The key to continental 'unity' lies in its center.
May 6, 2013, Vol. 18, No. 32 • By STEPHEN SCHWARTZ
Early in this book, author Brendan Simms, professor of history at Cambridge, quotes John Locke: “How fond soever I am of peace I think truth ought to accompany it, which cannot be preserved without Liberty. Nor that without the Balance of Europe kept up.” As Simms indicates, for Locke, “truth” was defined as Protestantism and parliamentary government, while “the Balance of Europe” referred to the security of the German territories in its heartland.
'The Celebration of the Peace of Münster' by Bartholomeus van der Helst (1648)
The larger significance of Locke’s comment is the basis of this sweeping and provocative volume. In Simms’s reading, the peoples of Europe long required the preservation of “German liberty,” meaning the autonomy of the German princes against the Habsburg Austrian rulers of the Holy Roman Empire. Germany was therefore the recurring battleground—during the Renaissance as well as the “revolutionary age” that began in the 17th century—for, successively, the Habsburgs, England as a partner for the Habsburgs, the French, and Russia.
Simms argues that the foreign strategies of the powers were inextricable from their domestic policies. Linkages between peace or war and liberty extend, in his view, through every armed conflict and political upheaval since the Ottoman conquest of Constantinople. Moreover, Simms’s attitude toward the relation between internal freedom and foreign affairs is relevant to the current ideological debate in the West, between the supporters of global intervention and its opponents.
In discussing the Peace of Westphalia, which ended the Thirty Years’ War in 1648, Simms offers a novel interpretation of its lasting import: He affirms that it “has been seen by generations of international lawyers and international relations theorists as the breakthrough for the modern concepts of sovereignty and non-intervention in the domestic affairs of other states.” But, he declares, “the whole purpose of the treaty was to guard against German princes exercising an untrammeled sovereignty” over their differing Catholic and Protestant believers, and “the Westphalian treaties were nothing less than a charter for intervention.” Simms also justifies “strong central government with tax-raising powers,” amplifying a common English argument, heard at the end of the 17th century, that “a free people require a strong and expensive state.”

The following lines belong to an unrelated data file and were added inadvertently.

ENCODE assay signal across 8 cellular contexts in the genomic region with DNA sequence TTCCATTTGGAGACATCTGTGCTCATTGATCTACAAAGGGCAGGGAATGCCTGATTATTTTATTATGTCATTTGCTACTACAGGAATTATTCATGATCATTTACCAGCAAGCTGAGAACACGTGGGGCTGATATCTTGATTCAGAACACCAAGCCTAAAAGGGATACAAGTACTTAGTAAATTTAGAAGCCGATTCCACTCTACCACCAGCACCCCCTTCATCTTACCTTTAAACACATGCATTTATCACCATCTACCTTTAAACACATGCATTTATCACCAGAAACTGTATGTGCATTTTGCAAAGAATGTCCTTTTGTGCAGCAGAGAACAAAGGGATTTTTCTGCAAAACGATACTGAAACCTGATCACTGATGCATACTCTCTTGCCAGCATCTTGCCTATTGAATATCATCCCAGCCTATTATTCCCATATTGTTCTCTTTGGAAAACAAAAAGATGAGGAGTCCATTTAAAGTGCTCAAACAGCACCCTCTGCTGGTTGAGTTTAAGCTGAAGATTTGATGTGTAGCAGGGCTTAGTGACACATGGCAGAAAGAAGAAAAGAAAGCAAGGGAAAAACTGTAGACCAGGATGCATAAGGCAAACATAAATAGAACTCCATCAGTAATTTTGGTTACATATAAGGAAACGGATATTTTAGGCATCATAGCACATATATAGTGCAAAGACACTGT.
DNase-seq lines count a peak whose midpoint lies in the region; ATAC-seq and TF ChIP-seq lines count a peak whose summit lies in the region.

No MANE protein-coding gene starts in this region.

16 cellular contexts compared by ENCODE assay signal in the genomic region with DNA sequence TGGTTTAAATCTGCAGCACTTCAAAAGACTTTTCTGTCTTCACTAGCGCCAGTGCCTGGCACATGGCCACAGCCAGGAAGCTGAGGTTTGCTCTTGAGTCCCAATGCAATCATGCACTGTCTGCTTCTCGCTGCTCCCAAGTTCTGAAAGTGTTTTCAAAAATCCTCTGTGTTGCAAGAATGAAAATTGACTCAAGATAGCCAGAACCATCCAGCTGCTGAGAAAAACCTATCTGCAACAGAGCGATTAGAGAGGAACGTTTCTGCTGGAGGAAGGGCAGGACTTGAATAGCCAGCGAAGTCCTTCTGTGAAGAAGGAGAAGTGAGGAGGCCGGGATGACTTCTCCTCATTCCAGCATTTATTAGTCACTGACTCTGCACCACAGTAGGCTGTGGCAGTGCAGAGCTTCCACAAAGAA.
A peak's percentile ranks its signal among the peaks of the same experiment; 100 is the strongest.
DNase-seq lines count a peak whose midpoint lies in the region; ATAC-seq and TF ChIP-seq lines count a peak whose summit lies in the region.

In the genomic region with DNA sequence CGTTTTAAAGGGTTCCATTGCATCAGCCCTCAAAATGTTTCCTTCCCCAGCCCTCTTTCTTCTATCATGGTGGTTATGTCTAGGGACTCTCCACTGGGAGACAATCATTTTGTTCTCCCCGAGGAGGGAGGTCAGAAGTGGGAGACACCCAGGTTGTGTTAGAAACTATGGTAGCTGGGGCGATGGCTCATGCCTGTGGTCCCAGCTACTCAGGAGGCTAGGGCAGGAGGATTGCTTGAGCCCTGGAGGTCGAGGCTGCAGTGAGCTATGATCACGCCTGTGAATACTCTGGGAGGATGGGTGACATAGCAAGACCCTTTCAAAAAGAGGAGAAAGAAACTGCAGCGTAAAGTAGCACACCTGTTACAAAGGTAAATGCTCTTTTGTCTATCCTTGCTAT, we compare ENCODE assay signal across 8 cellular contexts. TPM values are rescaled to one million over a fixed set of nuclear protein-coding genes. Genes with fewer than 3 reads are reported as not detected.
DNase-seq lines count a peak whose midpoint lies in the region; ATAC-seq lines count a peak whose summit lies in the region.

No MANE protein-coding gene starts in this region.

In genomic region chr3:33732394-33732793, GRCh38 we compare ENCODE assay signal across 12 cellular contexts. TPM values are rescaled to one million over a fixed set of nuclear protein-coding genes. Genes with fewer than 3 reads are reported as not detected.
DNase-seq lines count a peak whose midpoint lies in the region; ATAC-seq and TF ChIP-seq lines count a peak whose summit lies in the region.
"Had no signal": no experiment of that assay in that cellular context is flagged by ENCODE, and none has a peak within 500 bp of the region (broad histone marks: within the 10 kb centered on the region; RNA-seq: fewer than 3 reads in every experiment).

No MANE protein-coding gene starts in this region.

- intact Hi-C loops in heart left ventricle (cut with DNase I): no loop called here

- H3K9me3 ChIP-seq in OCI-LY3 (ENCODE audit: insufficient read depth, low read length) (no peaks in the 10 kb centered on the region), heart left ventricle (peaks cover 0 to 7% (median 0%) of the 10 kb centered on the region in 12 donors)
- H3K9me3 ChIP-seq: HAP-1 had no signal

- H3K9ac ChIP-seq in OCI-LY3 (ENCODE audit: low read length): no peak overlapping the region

Simms discloses connections between wars that appear distant, but which were fought to achieve the same end. Issues joined far from Central Europe were, for Simms, extensions or reflections of the challenges in the middle of the continent. To cite one instance, he explains that a Russian war against the Ottomans in 1736 “was intended in large part to create an alternative imperial legitimacy to that conferred by the Holy Roman Empire.”
With the Habsburgs reigning over the Empire, none of the other European powers anticipated a new, major factor emerging in Prussia under Frederick II, who gained the throne in 1740. Prussia seized Habsburg territory in Silesia (today mainly in southern Poland), but the Habsburg Empress Maria Theresa summoned a defensive force, and her dominion survived, although she lost most of Silesia.
Four main European states—which remain such to the present—had by then assumed supremacy: Great Britain, France, Russia, and Prussia, the latter as a united Germany after 1871. German echoes were present in every succeeding world crisis. Once America achieved independence, European problems occupied the American Founders, and Simms presents the constitutional debates in The Federalist as deeply marked by the bad example of decentralized authority in the German states.
In France, hatred of the royal consort Marie Antoinette, born a Habsburg princess, and rejection of a French alliance with Habsburg Austria contributed to the disintegration of the Bourbon monarchy. The French revolutionary regime turned against Austria and invaded the Holy Roman Empire; Napoleon, taking leadership of the French, fought against Austria, Prussia, and their protectors, Russia and Britain. Napoleon overcame Prussia and demanded that the Habsburgs surrender their claim over the Germans. He compelled the dissolution of the Holy Roman Empire, after nearly eight centuries, while Germany was reorganized and the process of its unification begun.
Ultimately, Napoleon was defeated in 1815, but, as Simms attests, a new European order had come into existence. The end of the Holy Roman Empire was a “third revolution,” after those of America and France, in which the Central European equilibrium was overthrown.